“It’s not a rebellion, sire: It’s a revolution.” With those words, the duke of La Rochefoucauld-Liancourt broke the news to Louis XVI that the Bastille had fallen. Looking back on the events of the past eight days, I wonder whether the Bush White House does not feel the same way.

The President’s decision to replace retiring Supreme Court justice Sandra Day O’Connor with his White House counsel and former personal attorney, the underwhelming Harriet Miers, has detonated an uprising within the President’s own party.

Conservative commentators Laura Ingraham, Rush Limbaugh, George Will, Patrick Buchanan, Charles Krauthammer, William Kristol, Michelle Malkin and many, many others have condemned the choice.

Washington’s tight-knit and usually close-mouthed network of conservative jurists and lawyers is dismayed by Miers’ thin record and weak abilities. One Republican lawyer told me of a briefing session to prepare Miers to enter into her duties as White House Counsel a year ago. A panel of lawyers who had served in past Republican White Houses was gathered together. After a couple of hours of questions and answers, Miers left to return to the office. There was a silence. Then somebody hopefully piped up: “Maybe if we can find her a really strong deputy …”

The anger of conservative legalists and opinion leaders is echoed by rank-and-file Republicans. Last week, I asked readers of the conservative National Review Online Web site to tell me how they would vote on the nomination as U.S. senators: They voted 5-1 to reject the nomination. And while the aye votes were usually expressed in cautious and uncertain terms (“I think we just have to trust the President”), the nays were furious (“not just no–hell no!”)

These impressions are confirmed by opinion polls. A CBS poll conducted last week found that the Miers nomination was the most unpopular since Robert Bork’s in 1987. Gallup found that while 77% of self-identified conservatives had supported the Roberts’ choice, only 58% supported Miers. Both those polls were taken before at the very beginning of last week’s spasm of negative media commentary.

CBS last week also released new presidential approval numbers, based on a survey conducted October 3-5. Bush is down to 37%, the lowest presidential approval rating since the Carter years. That number is buoyed, though, by the President’s continued high approval rating among conservatives: 80%.

But Oct. 3 was the date that the Miers nomination was announced. As conservatives digest their disappointment and betrayal, their approval of the President is likely to decline. It’s hard to say how powerful this effect will be overall, but here’s one clue: A poll Monday of 200 right-of-centre bloggers by the RightWingNews.com Web site found that 49% regarded the appointment as a “bad or terrible” decision. Only 9% rated it “good or excellent.” And while 4% of the bloggers said that the decision raised their opinion of President Bush, 53% made them view the President less favourably.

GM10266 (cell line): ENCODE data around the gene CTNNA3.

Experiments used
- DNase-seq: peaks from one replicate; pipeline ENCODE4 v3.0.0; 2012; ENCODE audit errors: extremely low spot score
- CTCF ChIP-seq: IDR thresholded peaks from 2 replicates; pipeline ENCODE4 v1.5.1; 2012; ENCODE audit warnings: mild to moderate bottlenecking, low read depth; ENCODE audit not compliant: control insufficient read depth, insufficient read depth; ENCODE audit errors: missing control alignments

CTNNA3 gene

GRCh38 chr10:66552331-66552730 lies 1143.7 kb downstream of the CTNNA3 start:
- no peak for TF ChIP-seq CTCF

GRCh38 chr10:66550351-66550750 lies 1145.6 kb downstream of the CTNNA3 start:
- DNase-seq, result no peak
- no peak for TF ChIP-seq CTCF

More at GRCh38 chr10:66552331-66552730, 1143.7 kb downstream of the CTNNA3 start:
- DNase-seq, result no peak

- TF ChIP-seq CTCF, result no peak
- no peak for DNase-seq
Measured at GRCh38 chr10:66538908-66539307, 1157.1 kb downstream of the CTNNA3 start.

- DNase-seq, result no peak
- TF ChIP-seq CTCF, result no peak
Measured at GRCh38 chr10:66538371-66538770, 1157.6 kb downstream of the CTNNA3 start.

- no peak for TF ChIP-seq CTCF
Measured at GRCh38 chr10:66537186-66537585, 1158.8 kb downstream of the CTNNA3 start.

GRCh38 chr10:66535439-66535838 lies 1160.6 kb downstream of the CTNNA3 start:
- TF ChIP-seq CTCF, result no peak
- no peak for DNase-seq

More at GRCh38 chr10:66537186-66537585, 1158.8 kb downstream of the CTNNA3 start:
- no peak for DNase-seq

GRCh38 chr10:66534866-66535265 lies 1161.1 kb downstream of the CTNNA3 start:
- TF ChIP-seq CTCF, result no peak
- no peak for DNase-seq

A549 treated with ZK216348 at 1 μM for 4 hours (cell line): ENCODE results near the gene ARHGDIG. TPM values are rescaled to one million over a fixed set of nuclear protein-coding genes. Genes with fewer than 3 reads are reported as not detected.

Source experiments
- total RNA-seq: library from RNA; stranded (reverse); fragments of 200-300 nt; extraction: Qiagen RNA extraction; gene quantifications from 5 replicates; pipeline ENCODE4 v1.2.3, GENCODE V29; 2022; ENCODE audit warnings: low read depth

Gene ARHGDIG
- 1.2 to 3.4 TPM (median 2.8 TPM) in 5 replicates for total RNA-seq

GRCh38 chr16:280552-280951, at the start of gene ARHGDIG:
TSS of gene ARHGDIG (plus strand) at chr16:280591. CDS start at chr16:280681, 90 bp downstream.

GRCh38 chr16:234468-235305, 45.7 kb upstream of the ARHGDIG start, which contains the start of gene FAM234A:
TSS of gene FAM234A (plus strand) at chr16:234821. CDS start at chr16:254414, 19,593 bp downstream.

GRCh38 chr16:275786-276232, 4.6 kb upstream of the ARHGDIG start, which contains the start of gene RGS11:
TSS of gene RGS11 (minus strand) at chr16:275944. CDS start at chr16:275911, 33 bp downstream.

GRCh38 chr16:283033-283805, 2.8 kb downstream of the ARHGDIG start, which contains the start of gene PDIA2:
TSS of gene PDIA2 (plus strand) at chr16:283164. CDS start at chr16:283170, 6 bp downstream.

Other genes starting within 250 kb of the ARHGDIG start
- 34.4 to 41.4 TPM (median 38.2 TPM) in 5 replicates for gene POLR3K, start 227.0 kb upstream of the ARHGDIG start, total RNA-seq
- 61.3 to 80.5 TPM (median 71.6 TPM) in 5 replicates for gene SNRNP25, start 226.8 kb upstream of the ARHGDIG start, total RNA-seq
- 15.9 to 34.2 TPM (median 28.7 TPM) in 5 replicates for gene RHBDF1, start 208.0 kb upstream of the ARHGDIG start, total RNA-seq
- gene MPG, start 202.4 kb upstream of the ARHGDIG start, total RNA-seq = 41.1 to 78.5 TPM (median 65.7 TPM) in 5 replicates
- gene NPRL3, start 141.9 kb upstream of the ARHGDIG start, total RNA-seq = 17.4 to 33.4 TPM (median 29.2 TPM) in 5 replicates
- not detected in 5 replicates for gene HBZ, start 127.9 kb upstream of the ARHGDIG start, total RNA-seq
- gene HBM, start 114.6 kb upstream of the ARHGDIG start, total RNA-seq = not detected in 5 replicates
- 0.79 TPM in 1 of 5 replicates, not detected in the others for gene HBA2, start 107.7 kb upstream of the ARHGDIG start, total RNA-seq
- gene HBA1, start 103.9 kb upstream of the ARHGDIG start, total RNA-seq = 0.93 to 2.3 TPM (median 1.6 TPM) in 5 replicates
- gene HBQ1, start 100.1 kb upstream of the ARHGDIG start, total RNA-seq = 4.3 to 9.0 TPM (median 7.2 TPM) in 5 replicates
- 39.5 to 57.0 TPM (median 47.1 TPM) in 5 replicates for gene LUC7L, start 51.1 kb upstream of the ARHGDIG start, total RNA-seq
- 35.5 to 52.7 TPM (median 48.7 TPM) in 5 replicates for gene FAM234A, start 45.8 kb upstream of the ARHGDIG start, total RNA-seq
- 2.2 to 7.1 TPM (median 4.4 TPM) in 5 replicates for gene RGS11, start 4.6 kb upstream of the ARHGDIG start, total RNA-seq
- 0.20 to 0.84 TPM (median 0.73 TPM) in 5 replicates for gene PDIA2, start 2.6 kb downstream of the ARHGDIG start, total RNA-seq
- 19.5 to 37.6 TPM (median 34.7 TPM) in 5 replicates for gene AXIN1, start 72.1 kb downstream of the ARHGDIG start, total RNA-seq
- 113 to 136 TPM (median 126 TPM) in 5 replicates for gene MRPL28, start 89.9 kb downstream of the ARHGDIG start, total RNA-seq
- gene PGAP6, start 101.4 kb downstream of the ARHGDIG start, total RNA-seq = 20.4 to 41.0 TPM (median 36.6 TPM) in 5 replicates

While it would seem unlikely that conservatives overall would react as strongly as these intensely political bloggers, the trend and tendency are both clear.

The problem is made worse by the White House’s publicity campaign in defense of Miers. Advocates of the appointment have accused critics of “sexism” and “elitism”–charges that have been echoed by left-wing Democrats like Maryland Senator Barbara Mikulski. There are probably few tactics less likely to impress a conservative audience–or more likely to convince that audience that Miers is indeed the unqualified crony her critics say she is.

The only thing worse may be the White House’s second talking point: emphasizing Miers’ personal qualities. Former White House aide David Kuo tells this story in an op-ed posted on the beliefnet.com Web site:

“Harriet used to keep a humidor full of M&Ms in her West Wing office. It wasn’t a huge secret. She’d stash some boxes of the coveted red, white, and blue M&Ms in specially made boxes bearing George W. Bush’s reprinted signature. Her door was always open and the M&Ms were always available. I dared ask one time why they were there. Her answer: ‘I like M&Ms and I like sharing.’”

This anecdote almost invites the retort: Well why don’t we go all the way and put Barney the purple dinosaur on the court?

More seriously, it disregards and insults the seriousness with which conservatives have worked for three decades to bring change to America’s high-handed courts. There is no domestic issue that conservatives care about more, nothing for which individual conservatives have made greater personal sacrifices than to get ready for the day when a conservative president and a Republican Senate would at last hold the power to fill that crucial swing seat on the court.

President Bush’s decision to award that seat to his personal attorney in thanks for her years of service to himself personally has enraged his political base. Ann Coulter expressed that rage in her inimitably astringent way two days after the nomination was announced: “Being on the Supreme Court isn’t like winning a ‘Best Employee of the Month’ award. However nice, helpful, prompt and tidy she is, Harriet Miers isn’t qualified to play a Supreme Court justice on The West Wing, let alone to be a real one.”

Offending your supporters has real-world consequences. With one grave misjudgment, George W. Bush has shattered the coalition that brought and returned him to power in 2000 and 2004.